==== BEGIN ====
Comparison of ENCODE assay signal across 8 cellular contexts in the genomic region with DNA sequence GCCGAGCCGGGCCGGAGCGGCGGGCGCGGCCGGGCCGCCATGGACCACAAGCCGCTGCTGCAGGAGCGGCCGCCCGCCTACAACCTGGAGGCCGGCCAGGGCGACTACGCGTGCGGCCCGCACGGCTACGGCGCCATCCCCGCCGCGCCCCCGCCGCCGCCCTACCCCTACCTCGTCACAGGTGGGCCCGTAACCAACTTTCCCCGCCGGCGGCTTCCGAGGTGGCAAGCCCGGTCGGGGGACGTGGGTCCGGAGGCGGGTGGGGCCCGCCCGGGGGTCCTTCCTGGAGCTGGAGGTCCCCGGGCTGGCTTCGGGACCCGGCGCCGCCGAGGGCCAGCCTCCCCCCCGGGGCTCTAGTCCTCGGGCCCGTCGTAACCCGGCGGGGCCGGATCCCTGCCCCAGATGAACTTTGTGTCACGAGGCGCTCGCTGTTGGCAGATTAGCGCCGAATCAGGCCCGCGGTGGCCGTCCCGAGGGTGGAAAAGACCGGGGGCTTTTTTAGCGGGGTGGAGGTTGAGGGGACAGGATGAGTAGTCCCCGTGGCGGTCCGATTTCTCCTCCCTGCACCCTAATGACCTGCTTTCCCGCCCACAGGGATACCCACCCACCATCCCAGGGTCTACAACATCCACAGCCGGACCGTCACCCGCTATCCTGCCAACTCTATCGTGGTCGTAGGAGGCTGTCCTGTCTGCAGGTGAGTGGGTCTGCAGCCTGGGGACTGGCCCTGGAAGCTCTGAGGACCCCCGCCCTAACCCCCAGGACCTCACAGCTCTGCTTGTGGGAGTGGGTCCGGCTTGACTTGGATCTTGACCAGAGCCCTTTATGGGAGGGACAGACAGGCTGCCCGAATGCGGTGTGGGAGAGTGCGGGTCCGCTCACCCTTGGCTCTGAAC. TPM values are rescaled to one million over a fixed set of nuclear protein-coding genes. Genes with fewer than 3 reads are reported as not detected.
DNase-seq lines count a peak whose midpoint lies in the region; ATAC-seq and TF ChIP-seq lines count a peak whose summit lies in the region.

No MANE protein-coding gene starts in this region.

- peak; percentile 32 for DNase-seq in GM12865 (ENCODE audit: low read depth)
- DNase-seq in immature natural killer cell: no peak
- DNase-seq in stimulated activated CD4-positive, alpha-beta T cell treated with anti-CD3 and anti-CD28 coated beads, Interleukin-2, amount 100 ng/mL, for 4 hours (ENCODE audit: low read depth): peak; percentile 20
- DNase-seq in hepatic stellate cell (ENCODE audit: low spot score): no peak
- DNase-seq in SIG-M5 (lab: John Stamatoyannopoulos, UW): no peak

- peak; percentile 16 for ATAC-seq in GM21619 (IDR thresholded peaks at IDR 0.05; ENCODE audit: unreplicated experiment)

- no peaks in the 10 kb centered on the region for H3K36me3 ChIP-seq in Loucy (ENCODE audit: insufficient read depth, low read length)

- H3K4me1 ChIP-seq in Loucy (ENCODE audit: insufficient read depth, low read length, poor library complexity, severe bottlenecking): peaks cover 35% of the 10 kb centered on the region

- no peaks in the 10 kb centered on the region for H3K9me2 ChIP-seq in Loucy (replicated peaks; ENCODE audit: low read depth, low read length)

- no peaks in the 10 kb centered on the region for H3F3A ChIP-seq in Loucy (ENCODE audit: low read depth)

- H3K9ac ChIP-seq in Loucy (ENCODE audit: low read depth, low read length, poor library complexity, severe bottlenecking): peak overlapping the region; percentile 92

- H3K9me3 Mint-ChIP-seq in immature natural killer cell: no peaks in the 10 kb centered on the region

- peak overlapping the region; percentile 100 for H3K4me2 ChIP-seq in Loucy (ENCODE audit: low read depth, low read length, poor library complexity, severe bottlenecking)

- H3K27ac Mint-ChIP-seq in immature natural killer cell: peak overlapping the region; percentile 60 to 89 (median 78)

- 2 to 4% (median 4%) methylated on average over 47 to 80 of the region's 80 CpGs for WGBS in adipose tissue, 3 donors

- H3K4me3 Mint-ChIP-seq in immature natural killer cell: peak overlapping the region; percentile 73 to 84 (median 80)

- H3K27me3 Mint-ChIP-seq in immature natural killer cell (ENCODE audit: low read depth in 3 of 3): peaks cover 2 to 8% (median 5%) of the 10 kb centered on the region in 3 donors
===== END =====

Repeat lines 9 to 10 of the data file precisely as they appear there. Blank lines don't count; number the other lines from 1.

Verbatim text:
- peak; percentile 16 for ATAC-seq in GM21619 (IDR thresholded peaks at IDR 0.05; ENCODE audit: unreplicated experiment)

- no peaks in the 10 kb centered on the region for H3K36me3 ChIP-seq in Loucy (ENCODE audit: insufficient read depth, low read length)